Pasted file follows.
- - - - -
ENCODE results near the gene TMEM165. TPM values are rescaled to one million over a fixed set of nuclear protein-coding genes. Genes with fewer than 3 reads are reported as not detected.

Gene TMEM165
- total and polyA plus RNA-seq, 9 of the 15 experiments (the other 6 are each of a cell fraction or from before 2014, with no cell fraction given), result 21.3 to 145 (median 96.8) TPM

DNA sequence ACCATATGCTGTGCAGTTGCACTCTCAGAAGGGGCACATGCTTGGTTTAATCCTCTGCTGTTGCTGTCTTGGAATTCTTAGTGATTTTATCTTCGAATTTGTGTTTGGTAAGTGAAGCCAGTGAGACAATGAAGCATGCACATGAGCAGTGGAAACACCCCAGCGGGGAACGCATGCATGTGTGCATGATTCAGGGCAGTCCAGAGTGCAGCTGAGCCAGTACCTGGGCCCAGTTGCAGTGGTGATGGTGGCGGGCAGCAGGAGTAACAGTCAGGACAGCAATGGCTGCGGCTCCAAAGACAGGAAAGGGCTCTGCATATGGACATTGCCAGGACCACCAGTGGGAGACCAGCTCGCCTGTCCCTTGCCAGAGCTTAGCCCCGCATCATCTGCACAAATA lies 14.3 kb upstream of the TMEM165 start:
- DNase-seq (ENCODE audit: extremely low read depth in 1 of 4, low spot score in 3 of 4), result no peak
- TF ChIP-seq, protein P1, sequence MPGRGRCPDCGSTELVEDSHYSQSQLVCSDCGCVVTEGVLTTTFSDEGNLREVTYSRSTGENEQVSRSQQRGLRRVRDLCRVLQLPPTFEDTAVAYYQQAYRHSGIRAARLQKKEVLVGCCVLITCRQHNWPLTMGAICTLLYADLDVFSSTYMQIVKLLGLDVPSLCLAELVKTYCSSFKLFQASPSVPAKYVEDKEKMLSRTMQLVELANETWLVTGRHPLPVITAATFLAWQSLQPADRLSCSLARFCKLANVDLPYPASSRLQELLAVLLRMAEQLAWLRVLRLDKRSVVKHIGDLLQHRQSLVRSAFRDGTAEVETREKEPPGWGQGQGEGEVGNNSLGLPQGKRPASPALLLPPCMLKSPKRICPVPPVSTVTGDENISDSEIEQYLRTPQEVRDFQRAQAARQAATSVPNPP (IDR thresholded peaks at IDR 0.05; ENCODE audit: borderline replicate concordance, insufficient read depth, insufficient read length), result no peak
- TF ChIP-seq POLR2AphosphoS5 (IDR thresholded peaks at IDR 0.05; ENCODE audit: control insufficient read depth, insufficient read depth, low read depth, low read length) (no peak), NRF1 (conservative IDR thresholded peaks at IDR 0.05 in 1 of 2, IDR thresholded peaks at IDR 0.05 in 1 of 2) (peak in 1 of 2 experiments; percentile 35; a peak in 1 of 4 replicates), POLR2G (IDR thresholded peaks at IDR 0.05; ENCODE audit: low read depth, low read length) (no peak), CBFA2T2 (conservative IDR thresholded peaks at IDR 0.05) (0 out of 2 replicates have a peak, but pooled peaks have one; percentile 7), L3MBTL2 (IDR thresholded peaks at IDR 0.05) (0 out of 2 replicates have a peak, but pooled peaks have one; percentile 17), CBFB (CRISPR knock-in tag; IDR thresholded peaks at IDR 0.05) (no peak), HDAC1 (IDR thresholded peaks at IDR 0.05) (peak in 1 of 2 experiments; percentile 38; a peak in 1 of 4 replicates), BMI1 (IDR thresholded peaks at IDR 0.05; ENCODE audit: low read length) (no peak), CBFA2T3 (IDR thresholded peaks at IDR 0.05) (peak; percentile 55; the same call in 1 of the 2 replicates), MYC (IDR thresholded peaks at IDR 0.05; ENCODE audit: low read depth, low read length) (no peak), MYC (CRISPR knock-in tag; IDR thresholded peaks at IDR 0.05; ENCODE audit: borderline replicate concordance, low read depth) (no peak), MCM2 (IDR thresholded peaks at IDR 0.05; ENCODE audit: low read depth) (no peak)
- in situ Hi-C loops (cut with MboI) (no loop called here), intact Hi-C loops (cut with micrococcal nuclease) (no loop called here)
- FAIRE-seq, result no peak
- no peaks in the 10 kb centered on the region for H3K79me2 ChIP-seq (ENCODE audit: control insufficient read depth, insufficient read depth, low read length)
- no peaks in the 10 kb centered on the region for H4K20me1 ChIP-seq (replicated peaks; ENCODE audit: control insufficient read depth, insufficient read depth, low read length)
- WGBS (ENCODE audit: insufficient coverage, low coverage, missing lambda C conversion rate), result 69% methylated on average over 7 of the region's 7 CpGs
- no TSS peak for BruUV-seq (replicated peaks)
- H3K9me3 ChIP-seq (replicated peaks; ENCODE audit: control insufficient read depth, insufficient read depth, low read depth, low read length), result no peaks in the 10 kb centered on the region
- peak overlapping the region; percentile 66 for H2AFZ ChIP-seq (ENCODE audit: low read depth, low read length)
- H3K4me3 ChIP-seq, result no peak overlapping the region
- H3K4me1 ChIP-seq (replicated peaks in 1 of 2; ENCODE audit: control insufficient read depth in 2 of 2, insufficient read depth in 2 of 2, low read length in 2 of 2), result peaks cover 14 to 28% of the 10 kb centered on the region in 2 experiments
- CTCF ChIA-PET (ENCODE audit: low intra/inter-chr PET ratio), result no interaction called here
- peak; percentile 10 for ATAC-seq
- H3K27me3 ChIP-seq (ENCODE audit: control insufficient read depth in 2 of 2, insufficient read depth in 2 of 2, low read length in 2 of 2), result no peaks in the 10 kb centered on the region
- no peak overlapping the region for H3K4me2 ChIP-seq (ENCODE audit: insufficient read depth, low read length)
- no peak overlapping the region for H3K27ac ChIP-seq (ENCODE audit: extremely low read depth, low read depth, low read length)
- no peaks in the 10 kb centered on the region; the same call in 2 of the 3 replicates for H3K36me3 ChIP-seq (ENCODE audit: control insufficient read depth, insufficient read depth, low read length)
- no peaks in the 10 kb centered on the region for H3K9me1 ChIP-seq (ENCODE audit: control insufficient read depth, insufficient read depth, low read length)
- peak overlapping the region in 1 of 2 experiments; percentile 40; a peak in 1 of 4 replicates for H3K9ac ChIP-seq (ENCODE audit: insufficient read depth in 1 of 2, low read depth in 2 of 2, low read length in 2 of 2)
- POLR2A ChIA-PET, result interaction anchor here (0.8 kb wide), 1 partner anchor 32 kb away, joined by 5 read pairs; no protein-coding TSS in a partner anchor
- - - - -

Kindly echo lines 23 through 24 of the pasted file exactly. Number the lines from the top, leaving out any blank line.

- no peaks in the 10 kb centered on the region; the same call in 2 of the 3 replicates for H3K36me3 ChIP-seq (ENCODE audit: control insufficient read depth, insufficient read depth, low read length)
- no peaks in the 10 kb centered on the region for H3K9me1 ChIP-seq (ENCODE audit: control insufficient read depth, insufficient read depth, low read length)